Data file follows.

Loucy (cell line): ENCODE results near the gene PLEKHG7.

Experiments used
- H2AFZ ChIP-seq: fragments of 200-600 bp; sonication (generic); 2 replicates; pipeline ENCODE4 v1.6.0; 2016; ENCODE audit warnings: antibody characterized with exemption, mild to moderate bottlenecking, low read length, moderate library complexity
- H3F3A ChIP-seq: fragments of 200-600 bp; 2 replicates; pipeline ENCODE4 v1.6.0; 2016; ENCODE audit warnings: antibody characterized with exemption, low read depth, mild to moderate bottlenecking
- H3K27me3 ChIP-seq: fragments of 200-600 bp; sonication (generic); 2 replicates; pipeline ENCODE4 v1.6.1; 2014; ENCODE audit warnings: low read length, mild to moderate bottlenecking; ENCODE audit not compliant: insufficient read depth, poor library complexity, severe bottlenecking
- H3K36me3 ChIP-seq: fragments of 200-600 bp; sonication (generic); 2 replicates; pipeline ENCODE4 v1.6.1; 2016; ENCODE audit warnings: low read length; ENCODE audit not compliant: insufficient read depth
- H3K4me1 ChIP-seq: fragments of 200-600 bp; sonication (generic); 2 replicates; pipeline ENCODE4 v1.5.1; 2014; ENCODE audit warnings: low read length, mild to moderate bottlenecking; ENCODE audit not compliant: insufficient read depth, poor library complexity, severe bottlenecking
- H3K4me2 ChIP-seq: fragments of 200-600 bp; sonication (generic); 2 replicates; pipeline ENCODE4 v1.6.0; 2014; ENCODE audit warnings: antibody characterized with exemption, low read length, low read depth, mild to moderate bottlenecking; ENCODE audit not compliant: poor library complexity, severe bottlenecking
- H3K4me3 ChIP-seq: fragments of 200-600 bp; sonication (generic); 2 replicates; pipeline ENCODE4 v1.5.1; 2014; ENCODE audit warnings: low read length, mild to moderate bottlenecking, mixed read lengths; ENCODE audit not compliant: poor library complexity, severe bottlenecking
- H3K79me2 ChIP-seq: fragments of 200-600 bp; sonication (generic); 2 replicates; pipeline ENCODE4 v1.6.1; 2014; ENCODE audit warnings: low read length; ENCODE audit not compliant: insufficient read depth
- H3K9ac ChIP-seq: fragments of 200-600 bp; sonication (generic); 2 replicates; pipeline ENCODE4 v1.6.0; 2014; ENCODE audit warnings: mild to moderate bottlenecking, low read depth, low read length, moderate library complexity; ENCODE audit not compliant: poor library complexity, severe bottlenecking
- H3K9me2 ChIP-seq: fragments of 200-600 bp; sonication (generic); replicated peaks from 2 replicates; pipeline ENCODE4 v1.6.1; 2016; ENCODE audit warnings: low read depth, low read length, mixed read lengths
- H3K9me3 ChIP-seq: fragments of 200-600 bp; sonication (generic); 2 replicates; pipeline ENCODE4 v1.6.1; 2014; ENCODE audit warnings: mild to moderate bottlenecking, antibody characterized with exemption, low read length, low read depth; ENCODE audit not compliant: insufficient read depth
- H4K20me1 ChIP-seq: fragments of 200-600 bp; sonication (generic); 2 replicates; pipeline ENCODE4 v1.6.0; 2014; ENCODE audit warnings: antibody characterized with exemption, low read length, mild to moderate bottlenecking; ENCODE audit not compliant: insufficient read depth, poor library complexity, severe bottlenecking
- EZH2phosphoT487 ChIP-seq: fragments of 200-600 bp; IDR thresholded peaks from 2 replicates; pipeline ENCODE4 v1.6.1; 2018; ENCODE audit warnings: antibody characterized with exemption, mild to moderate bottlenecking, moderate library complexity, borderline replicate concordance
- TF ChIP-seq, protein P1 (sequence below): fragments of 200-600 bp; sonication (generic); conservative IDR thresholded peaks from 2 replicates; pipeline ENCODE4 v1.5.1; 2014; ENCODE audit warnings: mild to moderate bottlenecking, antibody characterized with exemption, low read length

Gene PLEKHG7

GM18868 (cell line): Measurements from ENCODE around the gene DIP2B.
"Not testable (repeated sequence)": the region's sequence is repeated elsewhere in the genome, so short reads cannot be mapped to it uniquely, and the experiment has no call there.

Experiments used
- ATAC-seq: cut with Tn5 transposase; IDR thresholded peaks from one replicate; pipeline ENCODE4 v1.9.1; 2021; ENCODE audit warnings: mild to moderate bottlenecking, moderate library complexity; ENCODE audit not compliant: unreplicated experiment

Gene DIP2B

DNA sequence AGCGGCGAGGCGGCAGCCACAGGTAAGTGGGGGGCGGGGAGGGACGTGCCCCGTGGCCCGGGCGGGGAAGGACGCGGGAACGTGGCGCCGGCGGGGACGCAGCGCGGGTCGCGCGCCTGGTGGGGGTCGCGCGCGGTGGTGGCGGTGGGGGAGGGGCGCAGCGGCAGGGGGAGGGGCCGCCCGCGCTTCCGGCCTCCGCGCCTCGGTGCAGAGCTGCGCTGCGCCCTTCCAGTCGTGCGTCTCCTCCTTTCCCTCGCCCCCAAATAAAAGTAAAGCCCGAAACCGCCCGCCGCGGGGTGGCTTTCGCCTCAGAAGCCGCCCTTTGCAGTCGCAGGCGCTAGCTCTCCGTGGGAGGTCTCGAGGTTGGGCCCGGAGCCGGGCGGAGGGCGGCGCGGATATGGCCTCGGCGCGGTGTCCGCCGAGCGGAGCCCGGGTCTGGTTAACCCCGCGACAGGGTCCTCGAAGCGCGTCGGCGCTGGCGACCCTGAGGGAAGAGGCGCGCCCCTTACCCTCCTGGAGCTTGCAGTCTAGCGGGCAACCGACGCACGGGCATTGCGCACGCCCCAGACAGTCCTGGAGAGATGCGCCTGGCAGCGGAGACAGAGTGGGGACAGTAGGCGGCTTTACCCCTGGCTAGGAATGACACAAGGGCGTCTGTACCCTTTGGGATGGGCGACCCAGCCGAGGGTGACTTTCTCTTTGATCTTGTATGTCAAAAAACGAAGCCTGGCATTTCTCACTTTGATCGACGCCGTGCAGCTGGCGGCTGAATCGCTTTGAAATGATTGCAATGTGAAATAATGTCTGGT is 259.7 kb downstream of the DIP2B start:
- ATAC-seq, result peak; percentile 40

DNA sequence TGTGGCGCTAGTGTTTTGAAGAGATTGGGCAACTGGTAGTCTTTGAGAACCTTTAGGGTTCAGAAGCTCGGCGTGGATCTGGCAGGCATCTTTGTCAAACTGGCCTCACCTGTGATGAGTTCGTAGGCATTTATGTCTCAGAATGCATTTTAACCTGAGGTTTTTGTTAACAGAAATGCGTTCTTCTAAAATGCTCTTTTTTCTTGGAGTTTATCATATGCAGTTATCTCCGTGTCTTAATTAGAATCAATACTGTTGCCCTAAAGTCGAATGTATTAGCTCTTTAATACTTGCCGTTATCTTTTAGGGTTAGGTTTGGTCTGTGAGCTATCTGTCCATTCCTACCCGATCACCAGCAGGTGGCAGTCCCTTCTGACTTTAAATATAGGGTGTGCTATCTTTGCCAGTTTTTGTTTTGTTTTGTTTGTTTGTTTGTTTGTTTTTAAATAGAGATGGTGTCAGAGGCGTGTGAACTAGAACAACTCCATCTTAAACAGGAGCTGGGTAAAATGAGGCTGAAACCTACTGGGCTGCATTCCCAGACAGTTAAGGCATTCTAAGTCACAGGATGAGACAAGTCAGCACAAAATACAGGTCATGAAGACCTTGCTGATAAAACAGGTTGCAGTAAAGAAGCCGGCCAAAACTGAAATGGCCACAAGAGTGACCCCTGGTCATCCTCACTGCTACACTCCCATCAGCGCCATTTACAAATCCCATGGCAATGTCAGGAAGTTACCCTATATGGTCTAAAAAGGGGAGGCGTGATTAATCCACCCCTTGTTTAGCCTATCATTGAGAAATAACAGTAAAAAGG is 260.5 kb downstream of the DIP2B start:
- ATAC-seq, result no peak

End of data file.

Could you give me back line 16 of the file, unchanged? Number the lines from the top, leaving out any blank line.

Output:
- TF ChIP-seq, protein P1 (sequence below): fragments of 200-600 bp; sonication (generic); conservative IDR thresholded peaks from 2 replicates; pipeline ENCODE4 v1.5.1; 2014; ENCODE audit warnings: mild to moderate bottlenecking, antibody characterized with exemption, low read length